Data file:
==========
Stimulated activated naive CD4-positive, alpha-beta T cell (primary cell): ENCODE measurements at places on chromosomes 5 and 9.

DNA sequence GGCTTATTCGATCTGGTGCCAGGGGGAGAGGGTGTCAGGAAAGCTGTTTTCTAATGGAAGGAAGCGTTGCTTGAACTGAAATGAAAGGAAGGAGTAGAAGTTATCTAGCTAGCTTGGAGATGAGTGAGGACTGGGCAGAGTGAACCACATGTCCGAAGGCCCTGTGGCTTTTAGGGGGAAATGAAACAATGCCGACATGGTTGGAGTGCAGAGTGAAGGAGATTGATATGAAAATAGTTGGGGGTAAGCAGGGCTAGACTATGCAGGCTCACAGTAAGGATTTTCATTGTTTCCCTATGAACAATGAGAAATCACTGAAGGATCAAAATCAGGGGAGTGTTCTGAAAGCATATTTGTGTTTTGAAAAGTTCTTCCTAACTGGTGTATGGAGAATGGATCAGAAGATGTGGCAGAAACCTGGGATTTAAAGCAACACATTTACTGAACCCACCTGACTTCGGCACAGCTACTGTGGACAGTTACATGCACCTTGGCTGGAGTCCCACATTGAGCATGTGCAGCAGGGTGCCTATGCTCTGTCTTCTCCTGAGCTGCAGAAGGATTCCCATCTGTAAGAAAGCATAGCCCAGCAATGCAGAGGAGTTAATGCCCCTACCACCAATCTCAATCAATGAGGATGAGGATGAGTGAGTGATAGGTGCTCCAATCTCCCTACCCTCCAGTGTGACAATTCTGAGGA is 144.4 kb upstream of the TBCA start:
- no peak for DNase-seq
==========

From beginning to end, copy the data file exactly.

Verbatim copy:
Stimulated activated naive CD4-positive, alpha-beta T cell (primary cell): ENCODE measurements at places on chromosomes 5 and 9.

DNA sequence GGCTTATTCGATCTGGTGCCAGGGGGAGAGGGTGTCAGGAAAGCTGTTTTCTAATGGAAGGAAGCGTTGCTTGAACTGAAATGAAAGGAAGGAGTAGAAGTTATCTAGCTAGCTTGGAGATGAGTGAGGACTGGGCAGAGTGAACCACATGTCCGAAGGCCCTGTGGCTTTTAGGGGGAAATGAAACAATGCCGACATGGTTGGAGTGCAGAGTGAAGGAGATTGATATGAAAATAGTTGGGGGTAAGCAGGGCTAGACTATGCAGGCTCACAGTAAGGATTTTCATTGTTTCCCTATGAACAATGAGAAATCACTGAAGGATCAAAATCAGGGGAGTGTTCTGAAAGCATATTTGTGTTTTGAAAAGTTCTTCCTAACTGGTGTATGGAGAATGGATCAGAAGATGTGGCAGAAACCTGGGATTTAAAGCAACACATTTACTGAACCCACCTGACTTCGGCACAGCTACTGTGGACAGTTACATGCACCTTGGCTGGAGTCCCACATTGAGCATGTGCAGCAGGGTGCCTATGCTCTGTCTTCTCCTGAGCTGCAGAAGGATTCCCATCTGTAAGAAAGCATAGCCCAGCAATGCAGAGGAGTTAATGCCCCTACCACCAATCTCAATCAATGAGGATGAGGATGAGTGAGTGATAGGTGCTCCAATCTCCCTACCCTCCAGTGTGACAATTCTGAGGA is 144.4 kb upstream of the TBCA start:
- no peak for DNase-seq